DICT signs deal with Cisco PH on cybersecurity data-sharing

By Mary Jane Tadili

The Department of Information and Communications Technology (DICT) and tech bellwether Cisco have signed a Memorandum of Understanding (MoU) to collaborate and strengthen cybersecurity in the Philippines.

Photo shows (from left) Kerry Singleton, cyber security lead for advanced threat solutions at Cisco APJC; Eliseo Rio Jr., DICT acting secretary; Miyuki Suzuki, president of Cisco APJC; and Karrie Ilagan, managing director at Cisco Philippines

Under the MoU, both parties committed to enhance information and intelligence sharing on cybersecurity threats and incidents. Such commitment is under the Awareness Education Guidance and Intelligence Sharing (AEGIS) program of Cisco.

Kerry Singleton, Cisco cybersecurity director for Asean security sales, explained that under the AEGIS, Cisco made use of the telemetry data it collects to detect and identify potential threats and locate where they are originating from and provide these reports to the government and other stakeholders for them to decide to block it or what to do with the information as basis to take action. 

The agreement basically provides a mutual sharing whereby the Philippine government can share data of potential local threats with Cisco and other intelligence entities to ensure better protection from cybersecurity attacks.

DICT acting secretary Eliseo Rio Jr. said that enhancing cybersecurity capabilities across the Philippines has been a top priority for the DICT and the agency will benefit from the in-depth research from Cisco’s wide telemetry of threat intelligence and leverage the information to better protect the government and critical infrastructure in the Philippines against emerging cyber threats.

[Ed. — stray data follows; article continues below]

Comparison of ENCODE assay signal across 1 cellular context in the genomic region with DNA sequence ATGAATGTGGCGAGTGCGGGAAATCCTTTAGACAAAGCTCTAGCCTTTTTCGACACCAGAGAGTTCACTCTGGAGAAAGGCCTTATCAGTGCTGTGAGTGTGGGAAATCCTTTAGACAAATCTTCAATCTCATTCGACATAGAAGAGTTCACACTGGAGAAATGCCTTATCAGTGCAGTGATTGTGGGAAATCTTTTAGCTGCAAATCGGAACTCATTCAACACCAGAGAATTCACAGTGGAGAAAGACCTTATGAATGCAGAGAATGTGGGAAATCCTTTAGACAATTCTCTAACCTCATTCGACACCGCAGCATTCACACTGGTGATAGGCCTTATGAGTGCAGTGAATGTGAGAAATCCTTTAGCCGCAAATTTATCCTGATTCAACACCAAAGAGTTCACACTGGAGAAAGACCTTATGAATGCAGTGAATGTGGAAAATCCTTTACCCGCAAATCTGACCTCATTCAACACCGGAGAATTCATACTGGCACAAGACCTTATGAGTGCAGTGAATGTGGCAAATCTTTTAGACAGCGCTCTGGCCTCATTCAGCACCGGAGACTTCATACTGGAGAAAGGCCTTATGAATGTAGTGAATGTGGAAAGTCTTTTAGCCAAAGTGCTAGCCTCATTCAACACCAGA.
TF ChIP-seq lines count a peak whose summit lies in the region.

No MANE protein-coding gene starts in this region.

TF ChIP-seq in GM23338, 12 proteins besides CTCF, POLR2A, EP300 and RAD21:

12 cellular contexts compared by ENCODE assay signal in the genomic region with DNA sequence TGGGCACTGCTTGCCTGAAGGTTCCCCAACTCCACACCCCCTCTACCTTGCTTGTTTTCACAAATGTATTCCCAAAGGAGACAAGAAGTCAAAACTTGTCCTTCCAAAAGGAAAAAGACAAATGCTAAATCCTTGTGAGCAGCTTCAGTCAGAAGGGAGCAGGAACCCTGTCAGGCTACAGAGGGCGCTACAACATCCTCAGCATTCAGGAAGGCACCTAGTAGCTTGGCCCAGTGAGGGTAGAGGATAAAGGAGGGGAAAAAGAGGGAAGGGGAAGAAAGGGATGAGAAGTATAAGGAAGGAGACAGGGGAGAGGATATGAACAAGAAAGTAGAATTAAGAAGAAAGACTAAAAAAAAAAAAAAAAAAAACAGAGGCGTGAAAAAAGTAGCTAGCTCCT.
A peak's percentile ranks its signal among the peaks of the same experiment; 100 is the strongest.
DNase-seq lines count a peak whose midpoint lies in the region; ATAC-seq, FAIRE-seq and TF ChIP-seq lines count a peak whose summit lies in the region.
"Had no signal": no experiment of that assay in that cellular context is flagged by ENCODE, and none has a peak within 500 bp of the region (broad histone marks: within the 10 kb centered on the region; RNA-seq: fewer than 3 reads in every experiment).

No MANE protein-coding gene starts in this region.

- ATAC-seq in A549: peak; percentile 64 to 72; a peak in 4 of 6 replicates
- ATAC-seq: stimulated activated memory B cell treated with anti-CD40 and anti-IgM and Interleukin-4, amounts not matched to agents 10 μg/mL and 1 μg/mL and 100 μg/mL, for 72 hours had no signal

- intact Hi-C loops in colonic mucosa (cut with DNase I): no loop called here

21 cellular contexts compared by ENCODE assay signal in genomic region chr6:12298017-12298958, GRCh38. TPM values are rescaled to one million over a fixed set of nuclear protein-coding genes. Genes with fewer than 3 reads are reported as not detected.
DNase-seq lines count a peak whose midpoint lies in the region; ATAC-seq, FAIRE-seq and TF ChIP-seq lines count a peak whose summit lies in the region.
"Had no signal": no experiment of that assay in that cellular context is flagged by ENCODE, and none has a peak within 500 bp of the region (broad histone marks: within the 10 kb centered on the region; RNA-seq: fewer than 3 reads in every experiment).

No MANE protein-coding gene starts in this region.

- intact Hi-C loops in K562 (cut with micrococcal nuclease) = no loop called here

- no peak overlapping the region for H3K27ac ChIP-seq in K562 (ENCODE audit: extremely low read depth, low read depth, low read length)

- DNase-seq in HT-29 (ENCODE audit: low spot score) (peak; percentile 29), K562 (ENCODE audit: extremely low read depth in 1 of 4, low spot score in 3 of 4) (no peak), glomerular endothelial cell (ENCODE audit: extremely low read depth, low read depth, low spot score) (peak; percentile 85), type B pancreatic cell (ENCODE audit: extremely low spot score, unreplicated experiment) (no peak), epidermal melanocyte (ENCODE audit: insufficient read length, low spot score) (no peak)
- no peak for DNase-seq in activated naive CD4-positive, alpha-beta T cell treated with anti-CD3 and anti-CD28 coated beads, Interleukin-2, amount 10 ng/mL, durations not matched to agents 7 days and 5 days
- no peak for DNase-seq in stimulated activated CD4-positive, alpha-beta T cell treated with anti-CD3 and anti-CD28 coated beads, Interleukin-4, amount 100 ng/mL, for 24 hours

DICT and Cisco will also collaborate on specific programs to build up cybersecurity skills and capabilities in the Philippines, with the aim of enhancing the capacity and sophistication of cyber threat defenders in the country.

The two also agreed to conduct workshops and facilitate the exchange of ideas to enhance the cybersecurity of Critical Information Infrastructure (CII).

“As the Philippines continue to push towards digital transformation, we are committed to ensure that we build our cybersecurity capabilities accordingly. This not only includes adopting the right technologies, but also building the local talent pool in the sector. For this, all stakeholders from government, to industry and educational institutions need to work together. Our partnership with Cisco will play a key role in making our cyberspace safe and resilient,” said Rio.

Rio revealed that the DICT is currently building a National Computer Emergency Response Team (NCERT) whereby the agency intends to integrate and coordinate to connect all CIIs in the country. DICT will start with ten departments of the governments initially and integrate other departments and onto public and private sectors eventually.

Under the National Cybersecurity Plan 2022, DICT is mandated to assure the continuous operation of country’s critical information infrastructure; implement cyber resiliency measures to enhance the ability to respond to threats before, during and after attacks; effectively coordinate with law enforcement agencies; and boost cybersecurity awareness among citizens.

Karrie Ilagan, managing director at Cisco Philippines, said digital adoption and innovation are playing an important role in boosting the growth of the Philippines economy.

“The success of this digital transformation hinges in large part on the Philippines’ ability to tackle the cybersecurity threat. We are delighted to have the opportunity to partner with DICT and play our part in improving the country’s cybersecurity resilience,” she said.

Ilagan said Cisco has been playing an active role in educating the public through the Cisco Networking Academy. She said the Philippine is the only country outside of United States that has the most number of trained students from their networking academy. 

Over 5,800 students in the Philippines have undertaken cybersecurity courses under the academy to date, with almost 400,000 students trained since its inception under the broader ICT curriculum offered through the Networking Academy.

“By building skills on cybersecurity courses, Cisco is on the forefront not just to help the Philippines in terms of response but also in terms of preparedness,” Ilagan added.

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